Texans QB Deshaun Watson will not be indicted in sexual assault lawsuits

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Friday, March 11, 2022
Texans' QB Deshaun Watson speaks for the 1st time after allegations
The grand jury concluded to nine no-bills, meaning Watson will face no criminal charges in sexual assault lawsuits.

HOUSTON, Texas (KTRK) -- A grand jury on Friday began considering evidence gathered during a police investigation of sexual assault and harassment allegations against Houston Texans quarterback Deshaun Watson.

The grand jury concluded to 9 no bills, meaning Watson will face no criminal charges.

The Harris County District Attorney's Office said in a statement:

"After a Harris County grand jury was presented all the evidence and had the opportunity to hear from all witnesses, grand jurors declined to indict Deshaun Watson. Grand jury proceedings are secret by law, so no information related to their inquiry may be disclosed."

"We are delighted that the grand jury has looked at the matter thoroughly and reached the same conclusion we did. Deshaun Watson did not commit any crimes and is not guilty of any offenses. Now that the criminal investigations have been completed, we are happy to move forward with the civil case depositions. We will vigorously defend those cases with every ounce we have. There were no crimes here but there is a plaintiffs' attorney churning up negative press and churning up his clients hoping for a pay day. These cases have been the product of a lawyer maximizing his own personal publicity at the expense of others, including his own clients. It is time to let Deshaun move on," said Rusty Hardin, Watson's lead attorney.

Watson spoke out alongside Hardin for the first time since the sexual harassment allegations came forward.

"It's definitely a very emotional moment for me. I know we're far from being done of handling what we need to handle (on the legal side)," said Watson. "I thank my Lord and savior, Jesus Christ, for letting the truth be heard. I thank everyone that was a part of this. Seeing and hearing both sides, and that's what my point and my team wanted to do. Is having a fair slate of us telling our side of the story and letting the conclusion come down to what happened today (what the grand jury decided on)."

Watson continued to say he wants to rebuild his name and rebuild his "appearance in the community."

"Also, I'm ready to get back on the field. We've been prepping for that and ready to go," said Watson. "I'm going to continue to just keep pushing forward and build my name back to what it was, if not better."

The start of the grand jury's work came on the same day that attorneys for 22 women were set to begin questioning Watson during depositions that are part of lawsuits that they filed against him last year.

The women allege in their lawsuits that Watson exposed himself, touched them with his penis or kissed them against their will during massage appointments. One woman alleged Watson forced her to perform oral sex.

Hardin said he welcomed the grand jury and hoped it would decline to indict the NFL star. Watson and his lawyers have denied the accusations. His lawyers have said "some sexual activity" happened during some of the massage appointments but that he never coerced anyone.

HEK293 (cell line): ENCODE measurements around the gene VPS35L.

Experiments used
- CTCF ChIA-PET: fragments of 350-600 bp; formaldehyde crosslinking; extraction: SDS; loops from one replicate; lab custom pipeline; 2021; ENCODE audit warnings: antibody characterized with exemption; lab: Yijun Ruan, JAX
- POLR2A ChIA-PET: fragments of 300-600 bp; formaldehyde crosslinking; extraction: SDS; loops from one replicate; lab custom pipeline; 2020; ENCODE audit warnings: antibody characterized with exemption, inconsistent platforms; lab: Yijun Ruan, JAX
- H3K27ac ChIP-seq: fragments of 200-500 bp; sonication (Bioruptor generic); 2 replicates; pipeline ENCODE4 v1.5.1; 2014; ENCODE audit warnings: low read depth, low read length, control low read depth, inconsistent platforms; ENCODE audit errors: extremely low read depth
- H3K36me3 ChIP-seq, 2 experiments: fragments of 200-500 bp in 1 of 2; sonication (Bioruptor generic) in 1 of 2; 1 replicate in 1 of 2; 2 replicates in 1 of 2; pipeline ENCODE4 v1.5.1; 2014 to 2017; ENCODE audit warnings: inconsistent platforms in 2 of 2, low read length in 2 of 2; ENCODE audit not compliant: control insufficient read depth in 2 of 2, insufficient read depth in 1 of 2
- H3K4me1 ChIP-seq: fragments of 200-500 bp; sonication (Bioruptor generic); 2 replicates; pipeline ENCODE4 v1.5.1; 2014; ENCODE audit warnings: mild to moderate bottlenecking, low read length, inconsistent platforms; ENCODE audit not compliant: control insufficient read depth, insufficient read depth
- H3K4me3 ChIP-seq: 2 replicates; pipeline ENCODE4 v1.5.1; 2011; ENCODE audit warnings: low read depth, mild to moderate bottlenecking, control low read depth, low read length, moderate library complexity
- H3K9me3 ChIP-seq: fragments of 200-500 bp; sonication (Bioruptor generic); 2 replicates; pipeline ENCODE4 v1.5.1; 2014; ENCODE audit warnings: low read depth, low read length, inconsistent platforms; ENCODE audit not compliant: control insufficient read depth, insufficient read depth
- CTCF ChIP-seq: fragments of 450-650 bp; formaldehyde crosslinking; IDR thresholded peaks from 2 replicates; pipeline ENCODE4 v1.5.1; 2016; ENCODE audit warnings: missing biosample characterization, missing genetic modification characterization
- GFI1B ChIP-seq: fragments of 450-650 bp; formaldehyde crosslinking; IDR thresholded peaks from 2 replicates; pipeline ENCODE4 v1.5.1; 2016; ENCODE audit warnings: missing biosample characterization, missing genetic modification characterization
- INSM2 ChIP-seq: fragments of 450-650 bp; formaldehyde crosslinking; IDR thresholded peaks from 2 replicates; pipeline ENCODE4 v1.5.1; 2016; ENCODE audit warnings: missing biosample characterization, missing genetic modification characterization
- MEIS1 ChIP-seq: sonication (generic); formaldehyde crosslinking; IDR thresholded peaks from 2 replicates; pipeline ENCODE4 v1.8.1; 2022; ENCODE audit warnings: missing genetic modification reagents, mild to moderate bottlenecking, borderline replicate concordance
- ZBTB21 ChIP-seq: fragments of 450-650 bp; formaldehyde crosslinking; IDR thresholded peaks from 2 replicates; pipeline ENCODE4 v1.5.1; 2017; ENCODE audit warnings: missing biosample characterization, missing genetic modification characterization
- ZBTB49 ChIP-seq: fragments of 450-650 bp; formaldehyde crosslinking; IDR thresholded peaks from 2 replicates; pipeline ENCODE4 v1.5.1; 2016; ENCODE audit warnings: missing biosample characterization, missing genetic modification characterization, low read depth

The first lawsuit against Watson was filed last March. The Harris County District Attorney's Office was presenting evidence and testimony to the grand jury from a Houston police investigation that began in April 2021 after a criminal complaint was filed. The FBI had also been reviewing the allegations against Watson.

SEE ALSO: Deshaun Watson's sex assault cases highlight concerns amid #MeToo

Ten women have made criminal complaints against Watson to police, according to Tony Buzbee, the main attorney for the 22 women who sued. Eight of those 10 women are represented by Buzbee and they have been subpoenaed to testify before the grand jury on Friday, he said.

"They will gladly be there,"' Buzbee said.

At the same time the grand jury was meeting at the Harris County criminal courthouse in downtown Houston, Buzbee led the deposition of Watson about a half mile away at the offices of Hardin's law firm.

Hardin said that Watson will invoke his Fifth Amendment right against self-incrimination. Watson will not answer questions in a deposition until the grand jury makes a decision, Hardin said.

The questioning of Watson by Buzbee was expected to last 45 to 50 hours over several days.

Most of the women who sued have already been deposed by Watson's attorneys. No civil trial date has been set for the lawsuits.

"My view is that if you did nothing wrong and are innocent, you should not be worried about incriminating yourself," Buzbee said. "My clients didn't plead the Fifth. Instead, they courageously testified under oath about what Deshaun Watson did to them."

Watson's lawyers have sought to balance their defense of the NFL star while simultaneously condemning sexual violence against women.

They have called the lawsuits against him a "money grab" and claimed that all 22 women who have filed suit are lying - a strategy some experts and advocates say relies on long-used tropes designed to minimize such accusations. Buzbee has said some of his clients have faced criticism and even death threats.

Even before the lawsuits were first filed, Watson had asked to be traded. The trade request and the lawsuits kept Watson out all last season.

The Texans were expected to try and trade Watson this offseason.

An NFL spokesperson told ABC13, "We have been closely monitoring all developments in the matter which remains under review of the personal conduct policy."

The Associated Press contributed to this report.